A Mother’s Match.com — by Laura Houston
My ad would read like this: “SAHM in lower west 70s seeks like-minded, liberal, smart, slightly crazy mother with adorable child 18-24 months old (preferably female) for play dates, cocktails, recipe and book exchanges. Must be nurturing but tough.”
Everyone talks about the loneliness and alienation of motherhood, but motherhood presents three particular challenges when it comes to finding meaningful, mutual relationships: 1.) You have to bond with the “mother friend,” 2.) Your children have to get along, 3.) You have to bond with your friend’s child/children. All three of these planets must come into alignment in order for a rapport to successfully develop.
Here in New York City it’s not easy to connect with other moms. This is a Type-A city where everyone is always in a neurotic hurry and lives are full. After living here for a year, I was sure I would never find the right “one.” Or any “one” for that matter. Stuck in baby jail, it seemed impossible to meet the mom who is at once a careful, conscientious and casual parent. I had given up hope that I would meet a mom who got my sarcastic sense of humor and shared my loves of reading, gardening, food, and music.
Then it happened. It was just like in the movies. On one of the last nice days of fall when the sun barely had the energy to hover above the high rises that line Central Park West, I met them. Dave, the boys and I were in one of the open park spaces of Central Park, and my husband collected a big pile of leaves for Lyle and Wyatt. Suddenly this adorable little girl dressed in pink with a dog hat ran through the pile laughing deliriously. She was precious, and I lived vicariously through her joy. At first, I didn’t pay much attention to the mother ensconced in a sleeping bag coat hovering close by.
But then out of politeness I had to speak to the mom. The conversation was easy. As fate would have it, Nicole was also from the Northwest. British Columbia. What’s not to love about Canadians? They’re a fun-loving people with a great sense of humor and the ability to amuse themselves through the darkest of winters. How else do you explain the Gopher Hole Museum in Torrington, Alberta? It’s one of my favorite attractions. And my insta-friend acknowledged within minutes of our first meeting that you can’t get a good cup of coffee in this town. I felt the same way. We are Northwest coffee snobs.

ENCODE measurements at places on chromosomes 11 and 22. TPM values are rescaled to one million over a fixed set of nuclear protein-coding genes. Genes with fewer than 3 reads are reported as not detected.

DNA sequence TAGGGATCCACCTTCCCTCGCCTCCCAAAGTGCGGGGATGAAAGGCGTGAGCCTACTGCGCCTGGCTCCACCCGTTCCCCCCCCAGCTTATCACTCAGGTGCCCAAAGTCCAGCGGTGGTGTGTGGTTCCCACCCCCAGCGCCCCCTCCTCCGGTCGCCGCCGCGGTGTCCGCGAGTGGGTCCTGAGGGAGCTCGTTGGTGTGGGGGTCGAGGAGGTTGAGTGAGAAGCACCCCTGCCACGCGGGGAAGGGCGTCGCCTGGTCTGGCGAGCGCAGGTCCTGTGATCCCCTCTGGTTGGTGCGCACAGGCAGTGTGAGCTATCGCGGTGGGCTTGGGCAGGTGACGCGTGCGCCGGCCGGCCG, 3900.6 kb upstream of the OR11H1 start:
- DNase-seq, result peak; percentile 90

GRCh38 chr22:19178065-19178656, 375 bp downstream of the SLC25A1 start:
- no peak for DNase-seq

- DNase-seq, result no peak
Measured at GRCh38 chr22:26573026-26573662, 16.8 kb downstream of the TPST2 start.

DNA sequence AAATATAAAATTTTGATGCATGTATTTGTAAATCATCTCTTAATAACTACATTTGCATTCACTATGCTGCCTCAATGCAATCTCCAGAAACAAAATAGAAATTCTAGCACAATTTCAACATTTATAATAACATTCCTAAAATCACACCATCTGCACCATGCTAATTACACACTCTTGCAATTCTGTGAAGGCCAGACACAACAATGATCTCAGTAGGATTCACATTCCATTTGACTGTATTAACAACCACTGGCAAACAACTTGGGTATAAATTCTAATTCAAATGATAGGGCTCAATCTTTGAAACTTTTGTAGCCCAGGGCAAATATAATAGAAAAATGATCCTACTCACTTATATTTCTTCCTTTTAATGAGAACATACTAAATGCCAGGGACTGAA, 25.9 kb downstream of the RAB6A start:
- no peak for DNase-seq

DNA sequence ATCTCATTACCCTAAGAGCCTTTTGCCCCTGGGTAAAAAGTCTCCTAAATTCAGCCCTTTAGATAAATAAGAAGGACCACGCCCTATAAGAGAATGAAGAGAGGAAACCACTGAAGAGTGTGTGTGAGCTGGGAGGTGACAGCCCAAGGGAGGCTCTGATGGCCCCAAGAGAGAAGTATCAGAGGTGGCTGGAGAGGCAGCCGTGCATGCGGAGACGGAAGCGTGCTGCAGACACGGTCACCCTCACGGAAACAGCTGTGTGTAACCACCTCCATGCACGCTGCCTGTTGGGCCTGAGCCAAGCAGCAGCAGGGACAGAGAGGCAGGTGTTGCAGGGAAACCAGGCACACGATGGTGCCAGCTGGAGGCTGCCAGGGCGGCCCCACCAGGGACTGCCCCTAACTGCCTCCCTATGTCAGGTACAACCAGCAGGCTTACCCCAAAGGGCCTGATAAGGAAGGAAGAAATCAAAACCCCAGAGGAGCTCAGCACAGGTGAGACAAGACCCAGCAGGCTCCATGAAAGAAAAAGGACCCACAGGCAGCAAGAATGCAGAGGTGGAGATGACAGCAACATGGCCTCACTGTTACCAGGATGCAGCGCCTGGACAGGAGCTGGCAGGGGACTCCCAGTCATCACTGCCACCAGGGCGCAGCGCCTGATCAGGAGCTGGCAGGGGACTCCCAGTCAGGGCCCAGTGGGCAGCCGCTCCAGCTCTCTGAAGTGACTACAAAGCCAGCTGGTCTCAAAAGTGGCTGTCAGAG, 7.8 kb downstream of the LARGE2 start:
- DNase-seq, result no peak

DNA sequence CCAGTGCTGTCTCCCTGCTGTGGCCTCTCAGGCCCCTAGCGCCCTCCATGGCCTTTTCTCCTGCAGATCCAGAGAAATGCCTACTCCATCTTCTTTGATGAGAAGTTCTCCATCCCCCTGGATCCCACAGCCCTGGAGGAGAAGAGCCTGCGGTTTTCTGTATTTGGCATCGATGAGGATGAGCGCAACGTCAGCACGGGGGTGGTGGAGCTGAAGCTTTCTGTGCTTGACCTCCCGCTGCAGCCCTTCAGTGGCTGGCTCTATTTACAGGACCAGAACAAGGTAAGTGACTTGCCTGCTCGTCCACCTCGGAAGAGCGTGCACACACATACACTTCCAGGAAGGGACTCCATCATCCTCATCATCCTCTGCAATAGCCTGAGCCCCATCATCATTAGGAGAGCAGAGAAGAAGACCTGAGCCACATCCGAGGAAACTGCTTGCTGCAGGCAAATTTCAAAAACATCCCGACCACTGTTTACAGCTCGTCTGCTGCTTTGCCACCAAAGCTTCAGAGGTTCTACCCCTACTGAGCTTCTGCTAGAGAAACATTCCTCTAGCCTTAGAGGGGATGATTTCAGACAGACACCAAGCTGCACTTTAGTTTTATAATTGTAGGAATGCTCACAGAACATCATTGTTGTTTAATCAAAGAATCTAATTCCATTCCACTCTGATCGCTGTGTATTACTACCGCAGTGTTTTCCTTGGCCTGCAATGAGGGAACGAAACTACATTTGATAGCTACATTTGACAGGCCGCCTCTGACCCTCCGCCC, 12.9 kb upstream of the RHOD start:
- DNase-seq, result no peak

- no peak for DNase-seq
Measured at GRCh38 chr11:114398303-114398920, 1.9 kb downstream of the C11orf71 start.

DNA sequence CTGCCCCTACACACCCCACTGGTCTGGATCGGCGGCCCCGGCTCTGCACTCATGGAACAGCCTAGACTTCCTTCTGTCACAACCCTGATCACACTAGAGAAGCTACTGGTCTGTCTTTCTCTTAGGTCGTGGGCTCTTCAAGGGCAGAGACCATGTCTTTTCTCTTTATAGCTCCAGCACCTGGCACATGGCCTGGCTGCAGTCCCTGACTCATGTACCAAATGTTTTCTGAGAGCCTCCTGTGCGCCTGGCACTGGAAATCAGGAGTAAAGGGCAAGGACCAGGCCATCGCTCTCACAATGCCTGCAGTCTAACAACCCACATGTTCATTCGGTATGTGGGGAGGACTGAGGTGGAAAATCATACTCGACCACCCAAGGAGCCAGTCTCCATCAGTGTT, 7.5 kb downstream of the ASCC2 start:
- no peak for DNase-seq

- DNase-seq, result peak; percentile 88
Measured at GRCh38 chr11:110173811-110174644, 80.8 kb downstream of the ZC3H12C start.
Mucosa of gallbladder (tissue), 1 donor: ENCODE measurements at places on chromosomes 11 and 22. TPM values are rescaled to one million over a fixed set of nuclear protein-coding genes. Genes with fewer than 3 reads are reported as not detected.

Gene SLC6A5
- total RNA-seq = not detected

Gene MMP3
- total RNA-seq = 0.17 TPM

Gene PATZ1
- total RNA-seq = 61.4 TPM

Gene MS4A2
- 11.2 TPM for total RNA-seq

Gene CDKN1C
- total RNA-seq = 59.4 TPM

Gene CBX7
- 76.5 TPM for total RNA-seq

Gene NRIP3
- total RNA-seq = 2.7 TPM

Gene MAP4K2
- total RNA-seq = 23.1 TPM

We talked until the sky could barely hold on to the last light of autumn. My husband had wandered off with one of the twins, and I was half watching the other who kept falling down the hill with Sonia while I chatted with Nicole. When darkness descended, we exchanged phone numbers with the intention of having a play date.
We didn’t get together for a few weeks, but we exchanged texts of intent. Then the week before Christmas we ran into each other at another playground. I was so happy to see her again I hugged her. Then I hugged Sonia. Then I felt silly because my hugs were strong, intensive, airport hugs. Not really appropriate in New York for new acquaintances. Neither Nicole nor Sonia seemed to care. They just wanted to play. We talked again for another hour while our kids amused themselves in the bitter cold.
Then the play dates happened. The conversation between us never stopped although it was always interrupted. It was like dating only better because I didn’t have to worry about whether or not to have sex at the end. I only had to focus on scheduling another play date.
Ah. Now just a few weeks later it is as if we have been friends for years. I know the sordid details about her family. She knows about mine. We agree we are married to the best men ever and still they annoy the hell out of us. We love Pinot Noir, fresh foods, cooking, and she has three times referenced obscure novels that I have cherished since high school. Better still Nicole is a great mom. She adores her daughter. She finds time to balance the work (she is very successful at her career) with her motherhood. She’s practically everything I want to be, but there is no envy. Just appreciation.
Oh. And she brought me this special peanut butter that my boys will eat by the jar-full when I complained about their lack of appetite. So I gave her my precious Potage cookbook.
It’s a relief, really, to find someone who engages me so much. When my boys see Nicole, they hug her. They stand in front of her and chant their chant of joy, and they jump up and down. They fight for a position on her lap. It feels as if Nicole and I have been close friends for years. And she comes with a bonus: her daughter. I love Sonia. I think about that precious, precocious child often throughout my day, and sometimes I even have dreams about her. I miss her after two days.
Then there are the funny things that come with a new friendship. Nicole has a job. A big job. So I have to remind myself not to text her every five minutes or send pictures of Lyle covered in the peanut butter. When I’m out in the city, I sometimes see things Sonia or Nicole would love, and I want to buy them. But I don’t. I don’t because I am the mother of twins, I am too tired, and I don’t want to carry anything I don’t have to. Plus, it would be weird to do so.
But I know none of that matters. Regardless of our good fortune in life Nicole and I value people and not things. We know we will do better by our children to help them through the negotiations of hitting and biting, and teaching them to share things rather than just giving them things. And we’ll do better by each other to save our time and energy for conversations, support, humor, and play dates that last well into happy hour.
Good friends are everything to good mothers. They’re just so damn hard to find. I’m both ecstatic and relieved to have finally found a match.